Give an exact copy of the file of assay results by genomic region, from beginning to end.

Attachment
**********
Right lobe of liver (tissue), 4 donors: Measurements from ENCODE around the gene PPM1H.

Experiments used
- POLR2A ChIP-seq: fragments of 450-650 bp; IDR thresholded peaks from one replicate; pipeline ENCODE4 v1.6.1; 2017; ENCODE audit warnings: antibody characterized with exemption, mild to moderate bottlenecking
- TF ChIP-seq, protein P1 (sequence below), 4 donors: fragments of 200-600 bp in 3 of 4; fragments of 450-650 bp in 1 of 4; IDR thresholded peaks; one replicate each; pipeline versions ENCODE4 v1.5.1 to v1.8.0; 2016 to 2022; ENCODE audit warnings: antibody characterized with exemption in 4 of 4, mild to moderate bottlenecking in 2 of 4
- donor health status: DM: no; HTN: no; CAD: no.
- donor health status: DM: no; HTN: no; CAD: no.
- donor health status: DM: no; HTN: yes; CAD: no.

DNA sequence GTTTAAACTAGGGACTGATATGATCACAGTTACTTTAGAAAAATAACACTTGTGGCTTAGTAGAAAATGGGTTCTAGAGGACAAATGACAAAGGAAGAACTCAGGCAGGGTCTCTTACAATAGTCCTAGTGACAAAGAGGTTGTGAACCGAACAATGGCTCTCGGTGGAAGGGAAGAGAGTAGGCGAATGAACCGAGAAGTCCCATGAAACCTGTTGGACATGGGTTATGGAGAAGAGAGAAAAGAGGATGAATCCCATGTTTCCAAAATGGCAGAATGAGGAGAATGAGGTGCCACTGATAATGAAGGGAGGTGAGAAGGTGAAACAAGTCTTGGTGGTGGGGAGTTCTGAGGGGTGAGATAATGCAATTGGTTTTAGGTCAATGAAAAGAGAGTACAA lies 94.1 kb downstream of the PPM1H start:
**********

Right lobe of liver (tissue), 4 donors: Measurements from ENCODE around the gene PPM1H.

Experiments used
- POLR2A ChIP-seq: fragments of 450-650 bp; IDR thresholded peaks from one replicate; pipeline ENCODE4 v1.6.1; 2017; ENCODE audit warnings: antibody characterized with exemption, mild to moderate bottlenecking
- TF ChIP-seq, protein P1 (sequence below), 4 donors: fragments of 200-600 bp in 3 of 4; fragments of 450-650 bp in 1 of 4; IDR thresholded peaks; one replicate each; pipeline versions ENCODE4 v1.5.1 to v1.8.0; 2016 to 2022; ENCODE audit warnings: antibody characterized with exemption in 4 of 4, mild to moderate bottlenecking in 2 of 4
- donor health status: DM: no; HTN: no; CAD: no.
- donor health status: DM: no; HTN: no; CAD: no.
- donor health status: DM: no; HTN: yes; CAD: no.

DNA sequence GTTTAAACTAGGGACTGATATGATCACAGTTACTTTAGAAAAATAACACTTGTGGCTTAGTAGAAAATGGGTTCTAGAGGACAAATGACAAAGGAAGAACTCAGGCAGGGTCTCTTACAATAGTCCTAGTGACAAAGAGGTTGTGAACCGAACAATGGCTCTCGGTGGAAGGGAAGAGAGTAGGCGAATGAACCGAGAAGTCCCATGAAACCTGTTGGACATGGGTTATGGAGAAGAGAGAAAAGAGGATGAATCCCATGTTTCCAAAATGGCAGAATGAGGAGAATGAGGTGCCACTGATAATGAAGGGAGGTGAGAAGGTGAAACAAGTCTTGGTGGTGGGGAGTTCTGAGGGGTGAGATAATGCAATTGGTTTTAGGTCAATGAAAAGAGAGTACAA lies 94.1 kb downstream of the PPM1H start: